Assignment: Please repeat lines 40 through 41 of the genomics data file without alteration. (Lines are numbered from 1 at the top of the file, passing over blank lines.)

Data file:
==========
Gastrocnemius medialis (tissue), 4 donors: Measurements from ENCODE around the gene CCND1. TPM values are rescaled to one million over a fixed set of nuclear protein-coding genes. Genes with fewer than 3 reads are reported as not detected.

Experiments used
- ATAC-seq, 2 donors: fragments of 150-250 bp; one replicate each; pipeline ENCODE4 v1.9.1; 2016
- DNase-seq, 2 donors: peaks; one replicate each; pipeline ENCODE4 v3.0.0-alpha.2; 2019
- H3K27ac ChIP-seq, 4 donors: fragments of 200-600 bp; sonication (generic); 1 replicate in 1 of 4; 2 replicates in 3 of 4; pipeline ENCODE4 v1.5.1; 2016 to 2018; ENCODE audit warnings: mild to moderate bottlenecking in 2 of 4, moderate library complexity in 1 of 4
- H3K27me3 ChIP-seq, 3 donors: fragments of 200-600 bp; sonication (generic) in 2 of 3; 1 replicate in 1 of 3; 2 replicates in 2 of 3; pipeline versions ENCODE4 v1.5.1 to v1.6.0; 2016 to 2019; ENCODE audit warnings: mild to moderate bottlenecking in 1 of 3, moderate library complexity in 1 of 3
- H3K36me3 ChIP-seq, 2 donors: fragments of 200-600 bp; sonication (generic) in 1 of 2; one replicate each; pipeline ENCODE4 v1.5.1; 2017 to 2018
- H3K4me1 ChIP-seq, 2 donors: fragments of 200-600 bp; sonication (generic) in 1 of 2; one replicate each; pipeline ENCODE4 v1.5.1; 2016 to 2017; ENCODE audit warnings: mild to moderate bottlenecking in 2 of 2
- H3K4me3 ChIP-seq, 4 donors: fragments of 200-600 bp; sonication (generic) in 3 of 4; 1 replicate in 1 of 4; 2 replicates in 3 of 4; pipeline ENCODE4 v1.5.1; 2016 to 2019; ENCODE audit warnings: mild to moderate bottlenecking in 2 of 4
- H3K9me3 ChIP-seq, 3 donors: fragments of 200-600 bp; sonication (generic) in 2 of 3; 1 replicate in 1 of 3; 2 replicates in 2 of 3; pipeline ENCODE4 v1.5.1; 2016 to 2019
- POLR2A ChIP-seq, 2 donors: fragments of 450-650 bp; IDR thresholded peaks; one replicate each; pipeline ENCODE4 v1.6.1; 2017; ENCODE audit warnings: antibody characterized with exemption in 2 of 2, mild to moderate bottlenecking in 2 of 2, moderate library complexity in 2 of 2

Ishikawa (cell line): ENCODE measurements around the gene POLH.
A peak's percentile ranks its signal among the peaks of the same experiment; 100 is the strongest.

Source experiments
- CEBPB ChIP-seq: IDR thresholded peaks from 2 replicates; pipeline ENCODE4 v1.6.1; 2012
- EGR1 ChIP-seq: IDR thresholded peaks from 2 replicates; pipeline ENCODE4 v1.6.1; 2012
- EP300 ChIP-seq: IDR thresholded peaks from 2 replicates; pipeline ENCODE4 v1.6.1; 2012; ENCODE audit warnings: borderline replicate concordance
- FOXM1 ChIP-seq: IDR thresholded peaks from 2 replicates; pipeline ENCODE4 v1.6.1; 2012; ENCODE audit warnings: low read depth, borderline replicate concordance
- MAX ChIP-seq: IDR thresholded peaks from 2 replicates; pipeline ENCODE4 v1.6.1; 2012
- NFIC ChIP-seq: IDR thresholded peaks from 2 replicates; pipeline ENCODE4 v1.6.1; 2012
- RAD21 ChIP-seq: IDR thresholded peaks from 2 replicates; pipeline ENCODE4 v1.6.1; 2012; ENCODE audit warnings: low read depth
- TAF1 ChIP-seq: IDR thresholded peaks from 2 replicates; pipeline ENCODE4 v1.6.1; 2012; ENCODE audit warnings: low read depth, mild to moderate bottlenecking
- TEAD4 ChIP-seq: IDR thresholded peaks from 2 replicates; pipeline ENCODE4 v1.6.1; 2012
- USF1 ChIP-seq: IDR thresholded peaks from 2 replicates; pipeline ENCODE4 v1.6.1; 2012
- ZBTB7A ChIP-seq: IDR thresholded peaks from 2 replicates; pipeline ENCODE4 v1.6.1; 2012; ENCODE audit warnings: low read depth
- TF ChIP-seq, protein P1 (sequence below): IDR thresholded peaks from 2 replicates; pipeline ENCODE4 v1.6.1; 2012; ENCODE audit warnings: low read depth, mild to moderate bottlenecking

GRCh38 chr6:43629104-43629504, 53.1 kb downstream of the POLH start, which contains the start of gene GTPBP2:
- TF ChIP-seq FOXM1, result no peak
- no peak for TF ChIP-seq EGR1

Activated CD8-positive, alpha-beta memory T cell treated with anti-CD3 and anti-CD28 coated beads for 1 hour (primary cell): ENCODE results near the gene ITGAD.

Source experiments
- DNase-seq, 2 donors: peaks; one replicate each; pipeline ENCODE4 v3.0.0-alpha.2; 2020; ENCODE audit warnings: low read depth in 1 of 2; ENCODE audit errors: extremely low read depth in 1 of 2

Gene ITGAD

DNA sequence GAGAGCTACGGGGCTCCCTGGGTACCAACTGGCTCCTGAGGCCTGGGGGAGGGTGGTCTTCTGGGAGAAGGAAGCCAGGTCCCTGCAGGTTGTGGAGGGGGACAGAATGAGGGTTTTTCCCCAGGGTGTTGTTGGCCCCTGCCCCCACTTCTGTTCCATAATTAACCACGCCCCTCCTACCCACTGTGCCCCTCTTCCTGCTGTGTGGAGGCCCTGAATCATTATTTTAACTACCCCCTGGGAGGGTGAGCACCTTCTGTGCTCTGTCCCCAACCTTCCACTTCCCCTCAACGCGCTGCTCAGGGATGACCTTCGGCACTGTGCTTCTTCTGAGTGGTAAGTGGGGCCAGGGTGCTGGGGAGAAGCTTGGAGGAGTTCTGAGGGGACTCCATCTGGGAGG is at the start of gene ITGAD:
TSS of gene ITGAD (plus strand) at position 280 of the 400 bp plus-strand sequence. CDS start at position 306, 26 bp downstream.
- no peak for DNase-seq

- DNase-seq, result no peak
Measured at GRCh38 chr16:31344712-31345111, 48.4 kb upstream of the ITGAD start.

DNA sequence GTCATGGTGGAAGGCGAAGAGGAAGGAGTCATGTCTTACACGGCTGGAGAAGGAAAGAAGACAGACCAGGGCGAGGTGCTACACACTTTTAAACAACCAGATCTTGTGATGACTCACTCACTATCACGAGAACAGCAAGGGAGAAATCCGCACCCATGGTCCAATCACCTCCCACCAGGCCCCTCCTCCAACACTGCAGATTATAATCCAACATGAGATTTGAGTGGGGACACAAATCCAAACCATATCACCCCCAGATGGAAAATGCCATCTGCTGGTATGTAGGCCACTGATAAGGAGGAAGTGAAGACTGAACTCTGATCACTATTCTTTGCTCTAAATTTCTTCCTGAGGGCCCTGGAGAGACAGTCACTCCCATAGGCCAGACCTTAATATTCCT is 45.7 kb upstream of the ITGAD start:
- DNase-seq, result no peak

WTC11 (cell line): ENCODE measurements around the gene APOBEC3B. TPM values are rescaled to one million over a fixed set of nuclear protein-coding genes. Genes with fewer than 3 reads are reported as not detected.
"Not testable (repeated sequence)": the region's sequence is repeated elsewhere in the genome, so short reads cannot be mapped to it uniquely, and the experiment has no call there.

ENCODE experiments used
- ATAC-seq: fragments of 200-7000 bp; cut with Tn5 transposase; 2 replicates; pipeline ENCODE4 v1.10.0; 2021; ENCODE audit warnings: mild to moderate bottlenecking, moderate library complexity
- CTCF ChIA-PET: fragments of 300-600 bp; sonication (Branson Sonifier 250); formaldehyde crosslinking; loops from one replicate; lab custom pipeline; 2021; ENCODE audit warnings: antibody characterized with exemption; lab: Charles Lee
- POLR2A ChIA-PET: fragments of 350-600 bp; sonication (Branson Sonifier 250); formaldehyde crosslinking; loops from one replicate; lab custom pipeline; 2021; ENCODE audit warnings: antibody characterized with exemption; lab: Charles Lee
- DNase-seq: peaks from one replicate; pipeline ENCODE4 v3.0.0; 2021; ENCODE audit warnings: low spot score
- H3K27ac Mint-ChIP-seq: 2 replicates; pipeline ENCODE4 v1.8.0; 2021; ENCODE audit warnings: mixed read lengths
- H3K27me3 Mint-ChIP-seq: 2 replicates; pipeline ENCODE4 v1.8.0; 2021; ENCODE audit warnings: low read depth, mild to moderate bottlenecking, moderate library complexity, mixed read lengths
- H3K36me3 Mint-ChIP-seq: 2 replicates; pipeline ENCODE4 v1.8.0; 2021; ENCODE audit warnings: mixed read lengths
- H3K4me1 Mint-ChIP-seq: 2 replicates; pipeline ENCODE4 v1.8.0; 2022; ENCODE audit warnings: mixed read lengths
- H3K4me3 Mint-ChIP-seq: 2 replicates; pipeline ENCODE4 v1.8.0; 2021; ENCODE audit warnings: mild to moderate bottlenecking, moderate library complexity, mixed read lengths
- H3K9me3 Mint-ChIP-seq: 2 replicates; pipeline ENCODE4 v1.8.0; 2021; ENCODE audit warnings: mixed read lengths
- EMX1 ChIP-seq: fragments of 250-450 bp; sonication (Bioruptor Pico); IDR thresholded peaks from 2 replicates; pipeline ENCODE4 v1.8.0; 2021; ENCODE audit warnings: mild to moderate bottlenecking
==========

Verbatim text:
- DNase-seq, result no peak

WTC11 (cell line): ENCODE measurements around the gene APOBEC3B. TPM values are rescaled to one million over a fixed set of nuclear protein-coding genes. Genes with fewer than 3 reads are reported as not detected.